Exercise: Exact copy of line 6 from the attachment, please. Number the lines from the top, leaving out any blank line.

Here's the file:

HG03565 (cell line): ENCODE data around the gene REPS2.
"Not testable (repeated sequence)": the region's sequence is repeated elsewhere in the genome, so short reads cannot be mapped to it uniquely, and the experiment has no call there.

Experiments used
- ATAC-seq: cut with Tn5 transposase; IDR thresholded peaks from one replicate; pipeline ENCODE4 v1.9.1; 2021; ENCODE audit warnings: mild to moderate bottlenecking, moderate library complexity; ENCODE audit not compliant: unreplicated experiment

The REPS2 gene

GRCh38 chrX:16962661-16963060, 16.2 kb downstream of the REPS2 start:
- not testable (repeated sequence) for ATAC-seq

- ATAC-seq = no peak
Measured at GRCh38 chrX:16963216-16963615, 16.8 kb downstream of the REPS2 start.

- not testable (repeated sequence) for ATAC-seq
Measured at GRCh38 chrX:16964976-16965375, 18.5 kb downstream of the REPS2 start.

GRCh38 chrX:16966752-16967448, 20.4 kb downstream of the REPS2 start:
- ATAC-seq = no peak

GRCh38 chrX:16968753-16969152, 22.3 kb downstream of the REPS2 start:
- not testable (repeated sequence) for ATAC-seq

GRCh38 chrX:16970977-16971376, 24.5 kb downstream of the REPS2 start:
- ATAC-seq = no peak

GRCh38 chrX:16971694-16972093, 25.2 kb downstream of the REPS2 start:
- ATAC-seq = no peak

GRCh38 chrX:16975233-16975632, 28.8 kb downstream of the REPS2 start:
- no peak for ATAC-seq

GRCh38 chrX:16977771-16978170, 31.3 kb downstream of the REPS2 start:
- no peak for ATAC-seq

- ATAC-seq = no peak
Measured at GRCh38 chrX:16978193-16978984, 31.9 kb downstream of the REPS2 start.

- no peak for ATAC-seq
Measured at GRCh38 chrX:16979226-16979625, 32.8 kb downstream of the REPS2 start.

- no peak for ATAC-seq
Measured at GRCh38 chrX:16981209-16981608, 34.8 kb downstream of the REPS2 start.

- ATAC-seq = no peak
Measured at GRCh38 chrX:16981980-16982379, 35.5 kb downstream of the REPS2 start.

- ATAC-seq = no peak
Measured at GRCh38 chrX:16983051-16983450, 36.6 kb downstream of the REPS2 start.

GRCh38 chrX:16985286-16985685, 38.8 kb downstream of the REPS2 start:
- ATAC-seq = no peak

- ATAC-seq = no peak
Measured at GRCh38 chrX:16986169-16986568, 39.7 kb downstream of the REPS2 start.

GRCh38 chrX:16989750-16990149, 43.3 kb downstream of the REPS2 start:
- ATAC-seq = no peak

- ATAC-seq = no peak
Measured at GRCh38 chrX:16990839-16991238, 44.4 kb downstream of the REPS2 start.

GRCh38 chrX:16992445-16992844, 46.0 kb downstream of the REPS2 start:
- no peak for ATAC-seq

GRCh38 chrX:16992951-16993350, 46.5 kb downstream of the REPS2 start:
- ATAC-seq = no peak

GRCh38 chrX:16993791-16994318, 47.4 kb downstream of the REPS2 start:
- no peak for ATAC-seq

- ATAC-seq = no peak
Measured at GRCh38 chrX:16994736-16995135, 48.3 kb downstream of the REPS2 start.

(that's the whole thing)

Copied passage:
GRCh38 chrX:16962661-16963060, 16.2 kb downstream of the REPS2 start: